Charles Leclerc has held off Lewis Hamilton in an emotional maiden win at the Belgian Grand Prix. The Monacan converted pole into the lead and held on despite the strong fight with the five-time champion, and secure Ferrari’s first win of the season.
Hamilton tried to close down on the Ferrari, he got within a second in the closing stages of the race but could not get close enough to repeat his pass which allowed him to take victory like in Bahrain. Leclerc becomes the first Monegasque to win a world championship Grand Prix and the first winner of a Grand Prix since the 1949 French Grand Prix.
Leclerc decided Ferrari’s first win to Anthoine Hubert, the F2 driver and close friend who tragically passed away after crashing at Spa on Saturday. An emotional win added to by Hurbet’s death and his god-fathers Jules Bianchi’s fatal crash at the 2014 Japanese Grand Prix.
Leclerc made a brilliant start as the threat from teammate Sebastian Vettel never really materialised as he slipped back on the Kammel Straight into the Mercedes before the safety car. The Monacan then build an impressive early lead following the safety car.
Hamilton finished the race almost a second behind the Monacan, despite his best efforts could not close the gap to Leclerc and lead his teammate Valtteri Bottas by eleven seconds. The five-times champion was closing at a second a lap.
The pivotal moment at his stop, he tried to overcut Leclerc coming in later, but His rivals stayed out, and Vettel’s pace on the medium tyre meant he found himself in the lead once the top three stopped five laps later.
Leclerc said about the race, “I want to dedicate this win to Anthoine. We have grown up together and my first ever race I did when I was seven with Anthoine. So it is such a shame what happened yesterday. I can’t enjoy it fully, my first victory, but it is a memory that will live with me forever.”
“It has been a very difficult race, we have been struggling quite a bit with the tyres to the end but I managed the tyres better than in Budapest. Mercedes were very quick in the race and we expected that.”
“But it is a good weekend, pole position and first win. The end of the race was definitely not easy, he was catching pretty quickly. I had quite a bit of pressure but I kept him behind.
Hamilton, whose championship lead has extended to 65 points over Bottas, said: “I gave it absolutely everything that I had. A really difficult race. The Ferraris were just too quick on the straights. I got close at the end, maybe needed a few more laps but congratulations to Charles.”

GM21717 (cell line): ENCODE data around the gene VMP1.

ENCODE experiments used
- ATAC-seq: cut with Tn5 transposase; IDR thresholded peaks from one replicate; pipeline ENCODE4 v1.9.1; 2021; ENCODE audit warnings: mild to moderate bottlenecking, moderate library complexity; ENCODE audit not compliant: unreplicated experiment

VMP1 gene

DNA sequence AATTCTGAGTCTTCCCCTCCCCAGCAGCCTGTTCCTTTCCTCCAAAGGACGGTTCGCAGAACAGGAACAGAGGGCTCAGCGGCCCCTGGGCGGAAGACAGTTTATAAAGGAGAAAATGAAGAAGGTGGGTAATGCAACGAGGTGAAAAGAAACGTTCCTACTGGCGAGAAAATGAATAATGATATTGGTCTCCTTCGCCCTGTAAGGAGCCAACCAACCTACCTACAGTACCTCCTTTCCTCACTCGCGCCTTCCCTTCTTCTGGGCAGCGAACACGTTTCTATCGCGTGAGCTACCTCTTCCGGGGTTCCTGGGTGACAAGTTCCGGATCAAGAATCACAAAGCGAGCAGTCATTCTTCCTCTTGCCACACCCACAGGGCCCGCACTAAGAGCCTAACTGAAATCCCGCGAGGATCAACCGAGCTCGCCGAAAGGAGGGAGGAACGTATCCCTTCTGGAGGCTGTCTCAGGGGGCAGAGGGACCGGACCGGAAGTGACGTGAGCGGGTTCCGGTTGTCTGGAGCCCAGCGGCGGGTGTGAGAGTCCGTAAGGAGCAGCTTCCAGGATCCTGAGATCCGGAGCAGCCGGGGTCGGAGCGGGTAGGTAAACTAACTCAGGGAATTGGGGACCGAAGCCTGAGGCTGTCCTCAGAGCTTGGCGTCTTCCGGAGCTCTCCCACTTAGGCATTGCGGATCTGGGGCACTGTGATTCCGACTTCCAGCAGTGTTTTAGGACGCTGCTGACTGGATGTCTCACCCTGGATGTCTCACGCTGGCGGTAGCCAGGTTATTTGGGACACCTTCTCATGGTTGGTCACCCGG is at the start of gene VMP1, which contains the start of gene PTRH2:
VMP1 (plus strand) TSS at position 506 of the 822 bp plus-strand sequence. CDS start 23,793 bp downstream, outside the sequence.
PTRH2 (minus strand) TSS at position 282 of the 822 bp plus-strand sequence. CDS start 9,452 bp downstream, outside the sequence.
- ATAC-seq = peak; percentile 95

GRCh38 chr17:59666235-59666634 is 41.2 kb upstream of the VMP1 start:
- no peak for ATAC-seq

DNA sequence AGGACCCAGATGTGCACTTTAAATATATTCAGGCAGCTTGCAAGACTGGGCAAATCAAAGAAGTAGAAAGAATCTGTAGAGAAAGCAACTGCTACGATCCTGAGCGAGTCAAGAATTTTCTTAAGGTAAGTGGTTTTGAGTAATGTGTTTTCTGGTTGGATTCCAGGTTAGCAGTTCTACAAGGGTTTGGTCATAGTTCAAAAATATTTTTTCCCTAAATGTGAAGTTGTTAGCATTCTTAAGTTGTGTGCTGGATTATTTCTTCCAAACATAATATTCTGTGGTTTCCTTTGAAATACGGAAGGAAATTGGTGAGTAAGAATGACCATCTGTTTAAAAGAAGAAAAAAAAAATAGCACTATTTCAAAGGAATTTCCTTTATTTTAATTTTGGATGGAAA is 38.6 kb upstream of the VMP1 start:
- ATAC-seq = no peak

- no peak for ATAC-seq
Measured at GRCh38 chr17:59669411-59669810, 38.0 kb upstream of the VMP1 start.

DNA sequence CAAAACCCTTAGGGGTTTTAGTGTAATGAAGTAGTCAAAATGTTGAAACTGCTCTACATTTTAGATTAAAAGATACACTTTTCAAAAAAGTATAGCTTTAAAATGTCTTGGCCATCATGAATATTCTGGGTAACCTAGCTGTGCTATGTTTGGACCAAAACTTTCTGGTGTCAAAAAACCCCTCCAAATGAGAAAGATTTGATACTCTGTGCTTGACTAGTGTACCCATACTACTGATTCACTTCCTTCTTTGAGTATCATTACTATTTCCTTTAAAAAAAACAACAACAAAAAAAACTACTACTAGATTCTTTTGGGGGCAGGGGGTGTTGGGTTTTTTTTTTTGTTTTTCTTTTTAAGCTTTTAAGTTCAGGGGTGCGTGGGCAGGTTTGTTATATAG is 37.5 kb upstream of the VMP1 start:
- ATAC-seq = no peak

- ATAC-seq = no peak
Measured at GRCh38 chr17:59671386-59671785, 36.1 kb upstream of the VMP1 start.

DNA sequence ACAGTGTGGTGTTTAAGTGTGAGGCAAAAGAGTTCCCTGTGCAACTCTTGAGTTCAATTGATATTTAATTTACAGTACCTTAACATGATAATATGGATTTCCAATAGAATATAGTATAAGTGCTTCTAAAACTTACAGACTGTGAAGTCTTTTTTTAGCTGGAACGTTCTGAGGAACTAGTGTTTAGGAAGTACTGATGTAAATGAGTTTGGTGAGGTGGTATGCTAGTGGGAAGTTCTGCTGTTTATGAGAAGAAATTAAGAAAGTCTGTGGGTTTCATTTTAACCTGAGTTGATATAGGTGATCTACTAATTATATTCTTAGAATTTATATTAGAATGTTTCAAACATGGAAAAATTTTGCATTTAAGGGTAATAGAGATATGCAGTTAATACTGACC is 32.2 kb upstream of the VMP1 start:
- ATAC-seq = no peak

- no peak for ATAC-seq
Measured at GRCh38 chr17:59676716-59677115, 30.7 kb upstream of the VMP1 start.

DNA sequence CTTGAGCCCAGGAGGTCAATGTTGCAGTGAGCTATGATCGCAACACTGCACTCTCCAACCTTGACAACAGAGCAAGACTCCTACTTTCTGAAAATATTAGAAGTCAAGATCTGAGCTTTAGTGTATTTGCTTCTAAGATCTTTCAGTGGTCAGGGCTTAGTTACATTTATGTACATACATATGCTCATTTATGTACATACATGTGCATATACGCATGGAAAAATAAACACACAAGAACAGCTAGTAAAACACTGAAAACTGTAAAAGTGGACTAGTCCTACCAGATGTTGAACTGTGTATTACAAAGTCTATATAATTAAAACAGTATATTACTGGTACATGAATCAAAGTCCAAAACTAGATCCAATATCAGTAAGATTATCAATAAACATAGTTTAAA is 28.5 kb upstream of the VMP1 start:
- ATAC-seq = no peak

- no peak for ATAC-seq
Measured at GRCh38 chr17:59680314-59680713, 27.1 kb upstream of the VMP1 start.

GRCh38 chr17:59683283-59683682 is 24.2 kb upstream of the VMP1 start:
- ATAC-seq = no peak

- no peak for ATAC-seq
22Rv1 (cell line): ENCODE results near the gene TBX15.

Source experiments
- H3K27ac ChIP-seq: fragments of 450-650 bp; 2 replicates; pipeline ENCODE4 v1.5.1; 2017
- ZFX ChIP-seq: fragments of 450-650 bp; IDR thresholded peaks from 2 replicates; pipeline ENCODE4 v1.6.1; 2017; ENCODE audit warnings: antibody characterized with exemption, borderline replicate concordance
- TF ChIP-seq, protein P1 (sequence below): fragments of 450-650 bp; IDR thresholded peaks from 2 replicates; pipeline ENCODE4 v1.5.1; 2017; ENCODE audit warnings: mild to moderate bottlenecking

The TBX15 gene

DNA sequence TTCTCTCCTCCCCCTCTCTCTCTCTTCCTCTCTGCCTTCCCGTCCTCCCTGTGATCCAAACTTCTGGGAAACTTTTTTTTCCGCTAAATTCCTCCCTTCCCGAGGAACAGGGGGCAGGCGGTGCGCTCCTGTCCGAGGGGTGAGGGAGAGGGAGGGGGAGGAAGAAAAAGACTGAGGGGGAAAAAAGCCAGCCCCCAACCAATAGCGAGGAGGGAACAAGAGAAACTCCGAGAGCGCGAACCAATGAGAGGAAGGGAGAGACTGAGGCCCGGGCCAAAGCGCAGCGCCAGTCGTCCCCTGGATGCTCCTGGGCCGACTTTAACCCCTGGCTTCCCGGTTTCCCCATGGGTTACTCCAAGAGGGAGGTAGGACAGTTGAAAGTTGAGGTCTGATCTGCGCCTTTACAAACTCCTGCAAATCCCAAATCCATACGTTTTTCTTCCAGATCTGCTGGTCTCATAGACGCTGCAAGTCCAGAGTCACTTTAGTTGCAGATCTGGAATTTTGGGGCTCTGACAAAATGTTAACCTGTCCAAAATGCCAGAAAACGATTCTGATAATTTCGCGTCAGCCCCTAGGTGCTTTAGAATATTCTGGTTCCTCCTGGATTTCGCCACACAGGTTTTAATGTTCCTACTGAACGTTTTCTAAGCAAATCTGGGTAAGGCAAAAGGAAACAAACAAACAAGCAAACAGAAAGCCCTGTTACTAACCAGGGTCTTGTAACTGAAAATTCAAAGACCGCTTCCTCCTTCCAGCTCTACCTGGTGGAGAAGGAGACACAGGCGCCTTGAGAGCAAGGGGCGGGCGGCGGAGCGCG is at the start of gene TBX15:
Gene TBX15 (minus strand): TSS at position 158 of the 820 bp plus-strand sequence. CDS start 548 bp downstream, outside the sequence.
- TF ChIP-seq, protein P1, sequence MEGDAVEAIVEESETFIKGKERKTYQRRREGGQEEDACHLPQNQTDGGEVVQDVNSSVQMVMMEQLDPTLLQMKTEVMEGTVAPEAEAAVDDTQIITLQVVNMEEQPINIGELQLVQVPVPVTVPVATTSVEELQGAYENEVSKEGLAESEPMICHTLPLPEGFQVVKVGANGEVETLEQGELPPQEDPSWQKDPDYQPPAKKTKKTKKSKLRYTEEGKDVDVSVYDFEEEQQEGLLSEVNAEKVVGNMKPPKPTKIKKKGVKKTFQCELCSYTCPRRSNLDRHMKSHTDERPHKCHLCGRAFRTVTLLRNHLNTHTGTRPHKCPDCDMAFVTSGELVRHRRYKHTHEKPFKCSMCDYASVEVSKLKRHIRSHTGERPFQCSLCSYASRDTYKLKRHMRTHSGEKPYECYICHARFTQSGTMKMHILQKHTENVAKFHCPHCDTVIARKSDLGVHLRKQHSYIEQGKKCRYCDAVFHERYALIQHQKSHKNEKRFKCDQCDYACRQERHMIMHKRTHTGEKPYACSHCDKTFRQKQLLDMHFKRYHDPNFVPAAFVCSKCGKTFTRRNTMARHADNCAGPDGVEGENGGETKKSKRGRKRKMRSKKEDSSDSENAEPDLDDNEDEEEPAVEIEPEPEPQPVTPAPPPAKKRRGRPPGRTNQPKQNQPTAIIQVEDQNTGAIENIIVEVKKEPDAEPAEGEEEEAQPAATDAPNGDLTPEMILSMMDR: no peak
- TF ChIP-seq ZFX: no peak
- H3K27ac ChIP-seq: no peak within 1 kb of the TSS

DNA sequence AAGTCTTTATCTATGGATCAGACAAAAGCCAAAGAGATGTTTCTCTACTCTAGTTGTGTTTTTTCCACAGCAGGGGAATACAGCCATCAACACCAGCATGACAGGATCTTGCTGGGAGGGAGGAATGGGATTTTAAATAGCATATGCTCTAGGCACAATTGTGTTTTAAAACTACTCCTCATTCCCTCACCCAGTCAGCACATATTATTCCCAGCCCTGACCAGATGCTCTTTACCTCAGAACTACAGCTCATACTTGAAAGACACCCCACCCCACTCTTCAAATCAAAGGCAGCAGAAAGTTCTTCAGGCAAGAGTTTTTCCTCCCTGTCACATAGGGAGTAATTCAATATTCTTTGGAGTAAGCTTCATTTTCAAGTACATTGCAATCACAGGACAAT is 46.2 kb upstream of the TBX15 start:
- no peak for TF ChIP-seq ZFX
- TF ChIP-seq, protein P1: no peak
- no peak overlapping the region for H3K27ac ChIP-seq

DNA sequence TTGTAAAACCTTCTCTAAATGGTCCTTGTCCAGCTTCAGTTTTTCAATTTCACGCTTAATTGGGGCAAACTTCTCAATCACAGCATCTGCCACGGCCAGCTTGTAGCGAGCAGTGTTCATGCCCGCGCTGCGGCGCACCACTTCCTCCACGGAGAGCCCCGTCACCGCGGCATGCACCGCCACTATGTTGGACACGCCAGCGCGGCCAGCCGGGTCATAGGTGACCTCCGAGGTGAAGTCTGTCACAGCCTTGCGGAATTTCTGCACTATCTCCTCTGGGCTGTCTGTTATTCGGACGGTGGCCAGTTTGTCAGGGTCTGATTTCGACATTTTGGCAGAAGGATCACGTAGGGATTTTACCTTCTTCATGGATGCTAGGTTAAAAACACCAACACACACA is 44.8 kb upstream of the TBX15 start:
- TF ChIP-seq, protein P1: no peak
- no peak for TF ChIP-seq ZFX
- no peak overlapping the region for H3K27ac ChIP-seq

Vettel slipped back from second to fourth, as he was forced to take an extra pit stop after struggling with his time.
The race started with drama as Max Verstappen crashed out of his home race, a slow start saw him make contact with Kimi Raikkonen and Sergio Perez. The Finn swept across to the apex of the corner, pitching the Alfa Romeo into the air – and the two made contact again on the exit of the corner.
As the race restarted, the safety car went back out after swept across to the apex of the corner, pitching the Alfa Romeo into the air, and the two aide contact again on the exit of the corner.
The teams’ race ended as it began, after Antonio Giovinazzi in ninth on the penultimate lap when he crashed into the wall at Pouhon, spoiling what would have been the best result of his difficult 2019 season.
On his début for Red Bull Alex Albon worked his way up from seventeenth to fifth, pulling out some brilliant overtakes, although his final move of Sergio Perez is under investigation.
Sergio Perez inherited sixth from Lando Norris on the final lap, following a sudden loss of power promoting Antonio Giovinazzi to eighth. However, more drama saw the Alfa Romeo driver crash out on the last lap, moving Nico Hulkenberg to eighth. Pierre Gasly was ninth on his return to Toro Rosso.
Racing Points Lance Stroll took the final point, while Norris finished eleventh after crossing the line to start the final lap. The Bristolian had a very strong race running as high as fifth and was on course for another good points finish
Haas had a difficult race, both Kevin Magnussen and Romain Grosjean were twelfth and thirteenth. The team were struggling to find pace on the medium tyres, leaving them unable to defend from those around them. Daniel Ricciardo was fourteenth.
George Russell was fifteenth ahead of Raikkonen and teammate Robert Kubica, with Giovinazzi being the last classified finisher.
- BELGIAN GP – Charles Leclerc storms to pole by seventh tenths over Sebastian Vettel and Mercedes
- Notebook – Belgian Practice
- BELGIAN GP – Charles Leclerc six tenths faster than Sebastian Vettel in FP2
- BELGIAN GP – Sebastian Vettel fastest by two tenths over Charles Leclerc in FP1
- Prixview – Belgian Grand Prix